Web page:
Dashboard edition is a unique feature of CarWorks (and the old Dash Manager). It is possible to accomplish the same by means of Stressed, but it's a lot more work. Instruments in CarWorks can be configured graphically and even automatically generated following an arc, whereas this has to be done numerically when using Stressed. CarEdit 3 does have some basic graphical representation of these, though.
For the car designer that is used to other tools, CarWorks will probably be best used in combination with those other tools, as their strengths tend to complement one another. It is possible to build a car from scratch with CarWorks, though.
3D shape handling
CarWorks can load and save Stunts 3D shapes in unpacked format (3SH). If stunpack is available, it can be configured to load packed (P3S) shapes too. It can also import and export Wavefront OBJ files. When a 3D shape file is loaded, all of its contained shapes are updated with all of their primitives. When an OBJ file is imported, only polygons can be taken from them, so wheels, line segments and spheres cannot be produced. If wheels were present before, they are preserved. Whether the wheels are present or not at any one time, they can be generated by pressing Ctrl+W. OBJ shapes are understood as being in meters and are loaded only to update the current car model. The same shape can later be loaded again to replace the other two shapes or these can be copied to one another via Ctrl+C/Ctrl+V.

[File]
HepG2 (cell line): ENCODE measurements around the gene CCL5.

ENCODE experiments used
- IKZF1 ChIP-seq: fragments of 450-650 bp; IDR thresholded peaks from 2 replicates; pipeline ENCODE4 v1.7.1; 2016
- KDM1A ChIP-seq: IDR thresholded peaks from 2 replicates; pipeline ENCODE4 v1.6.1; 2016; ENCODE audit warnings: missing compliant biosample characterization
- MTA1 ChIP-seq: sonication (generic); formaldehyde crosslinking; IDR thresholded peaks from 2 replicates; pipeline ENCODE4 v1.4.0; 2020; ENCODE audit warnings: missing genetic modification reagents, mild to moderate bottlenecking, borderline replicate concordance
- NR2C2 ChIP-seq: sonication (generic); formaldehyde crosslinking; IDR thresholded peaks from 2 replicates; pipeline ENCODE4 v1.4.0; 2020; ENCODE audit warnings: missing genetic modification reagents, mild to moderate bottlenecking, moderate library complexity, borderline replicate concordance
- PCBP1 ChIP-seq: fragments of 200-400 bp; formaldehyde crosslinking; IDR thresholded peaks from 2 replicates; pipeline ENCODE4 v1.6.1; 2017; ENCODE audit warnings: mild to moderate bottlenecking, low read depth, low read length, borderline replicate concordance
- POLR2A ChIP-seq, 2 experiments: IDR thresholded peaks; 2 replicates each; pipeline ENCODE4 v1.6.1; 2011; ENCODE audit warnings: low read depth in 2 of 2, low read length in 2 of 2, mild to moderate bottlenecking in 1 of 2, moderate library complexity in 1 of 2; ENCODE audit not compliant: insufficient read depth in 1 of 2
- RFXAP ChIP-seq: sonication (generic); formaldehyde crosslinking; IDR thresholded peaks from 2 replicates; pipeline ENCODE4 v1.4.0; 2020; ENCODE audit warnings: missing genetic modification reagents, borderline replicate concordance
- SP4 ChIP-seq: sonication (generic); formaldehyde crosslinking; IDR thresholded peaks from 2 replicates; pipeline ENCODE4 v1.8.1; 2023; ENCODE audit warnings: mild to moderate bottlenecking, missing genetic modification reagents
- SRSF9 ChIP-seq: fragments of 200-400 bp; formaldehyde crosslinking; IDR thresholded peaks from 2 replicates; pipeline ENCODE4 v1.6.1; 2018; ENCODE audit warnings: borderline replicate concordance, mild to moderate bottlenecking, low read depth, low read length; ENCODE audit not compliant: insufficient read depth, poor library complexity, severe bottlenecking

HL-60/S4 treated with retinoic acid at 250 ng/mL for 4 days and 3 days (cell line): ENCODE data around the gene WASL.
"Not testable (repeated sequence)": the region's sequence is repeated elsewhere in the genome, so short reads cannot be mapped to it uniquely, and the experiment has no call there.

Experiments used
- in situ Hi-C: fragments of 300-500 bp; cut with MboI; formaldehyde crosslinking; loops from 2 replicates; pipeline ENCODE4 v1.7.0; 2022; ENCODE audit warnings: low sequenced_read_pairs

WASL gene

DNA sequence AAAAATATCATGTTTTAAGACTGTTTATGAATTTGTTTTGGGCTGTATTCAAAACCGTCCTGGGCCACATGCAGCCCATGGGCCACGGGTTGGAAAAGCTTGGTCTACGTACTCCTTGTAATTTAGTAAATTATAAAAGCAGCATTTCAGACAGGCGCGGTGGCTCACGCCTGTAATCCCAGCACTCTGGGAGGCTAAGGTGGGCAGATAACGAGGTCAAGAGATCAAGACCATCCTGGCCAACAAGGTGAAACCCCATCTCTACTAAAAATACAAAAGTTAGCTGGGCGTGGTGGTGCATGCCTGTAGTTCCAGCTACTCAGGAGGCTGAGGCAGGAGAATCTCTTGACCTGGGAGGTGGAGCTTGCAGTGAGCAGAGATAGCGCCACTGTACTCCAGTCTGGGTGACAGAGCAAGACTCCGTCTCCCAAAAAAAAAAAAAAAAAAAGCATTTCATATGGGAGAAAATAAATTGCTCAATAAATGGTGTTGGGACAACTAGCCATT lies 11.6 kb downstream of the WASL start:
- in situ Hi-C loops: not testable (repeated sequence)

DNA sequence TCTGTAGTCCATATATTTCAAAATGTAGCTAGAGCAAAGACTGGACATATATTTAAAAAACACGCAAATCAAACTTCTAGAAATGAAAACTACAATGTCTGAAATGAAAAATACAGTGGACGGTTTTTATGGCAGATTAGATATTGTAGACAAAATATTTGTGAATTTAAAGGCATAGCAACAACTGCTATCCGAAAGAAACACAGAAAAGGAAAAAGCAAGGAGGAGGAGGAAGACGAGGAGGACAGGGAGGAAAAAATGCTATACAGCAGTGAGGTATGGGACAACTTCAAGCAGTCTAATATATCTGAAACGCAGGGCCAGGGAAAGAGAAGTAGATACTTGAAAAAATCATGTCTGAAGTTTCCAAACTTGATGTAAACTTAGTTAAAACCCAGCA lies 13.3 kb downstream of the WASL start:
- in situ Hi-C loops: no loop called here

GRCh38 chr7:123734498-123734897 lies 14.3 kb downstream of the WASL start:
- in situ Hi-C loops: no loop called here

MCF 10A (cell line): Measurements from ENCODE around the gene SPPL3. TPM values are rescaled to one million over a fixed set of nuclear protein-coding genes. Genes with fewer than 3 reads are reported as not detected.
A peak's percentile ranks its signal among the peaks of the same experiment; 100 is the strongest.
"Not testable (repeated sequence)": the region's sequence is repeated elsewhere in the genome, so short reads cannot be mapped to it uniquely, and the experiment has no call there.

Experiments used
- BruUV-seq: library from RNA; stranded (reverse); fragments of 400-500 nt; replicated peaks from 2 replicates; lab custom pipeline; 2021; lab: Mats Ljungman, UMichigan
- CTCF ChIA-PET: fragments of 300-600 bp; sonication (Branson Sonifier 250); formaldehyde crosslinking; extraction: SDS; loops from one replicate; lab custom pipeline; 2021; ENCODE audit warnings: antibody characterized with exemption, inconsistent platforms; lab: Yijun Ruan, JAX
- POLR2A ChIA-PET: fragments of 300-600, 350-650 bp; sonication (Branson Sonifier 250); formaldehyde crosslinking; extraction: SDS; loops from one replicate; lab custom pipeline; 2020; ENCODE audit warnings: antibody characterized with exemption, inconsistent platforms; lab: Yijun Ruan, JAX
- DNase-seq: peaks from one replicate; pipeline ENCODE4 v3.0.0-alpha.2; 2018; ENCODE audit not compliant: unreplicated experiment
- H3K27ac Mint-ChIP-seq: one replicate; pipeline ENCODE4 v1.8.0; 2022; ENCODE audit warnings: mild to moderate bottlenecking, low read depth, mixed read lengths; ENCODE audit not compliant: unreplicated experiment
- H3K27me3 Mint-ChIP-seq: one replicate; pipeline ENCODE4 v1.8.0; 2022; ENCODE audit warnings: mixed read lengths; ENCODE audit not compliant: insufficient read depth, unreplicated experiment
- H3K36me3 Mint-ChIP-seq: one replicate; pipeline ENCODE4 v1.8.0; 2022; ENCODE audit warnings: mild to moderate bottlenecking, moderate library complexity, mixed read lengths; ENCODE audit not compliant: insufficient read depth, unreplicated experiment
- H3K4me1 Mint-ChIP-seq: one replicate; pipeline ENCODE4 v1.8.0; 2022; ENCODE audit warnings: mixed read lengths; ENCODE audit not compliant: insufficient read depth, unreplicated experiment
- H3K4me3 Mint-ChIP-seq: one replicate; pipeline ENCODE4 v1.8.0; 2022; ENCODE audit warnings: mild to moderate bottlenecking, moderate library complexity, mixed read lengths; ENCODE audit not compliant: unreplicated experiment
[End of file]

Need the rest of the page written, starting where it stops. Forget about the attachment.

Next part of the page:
The arrow keys and the mouse wheel can be used while the mouse pointer is at any of the editing windows to move the model following the desired coordinates. Using Tab, the editing mode can be changed, which allows the user to resize and move the wheels. The M key can be used to cycle through the models or otherwise, number keys 1 through 5 can select a model directly. Models 1, 2 and 3 are the ones contained in the 3SH files. Models 4 and 5 are auxiliary and can be used to temporarily save your changes.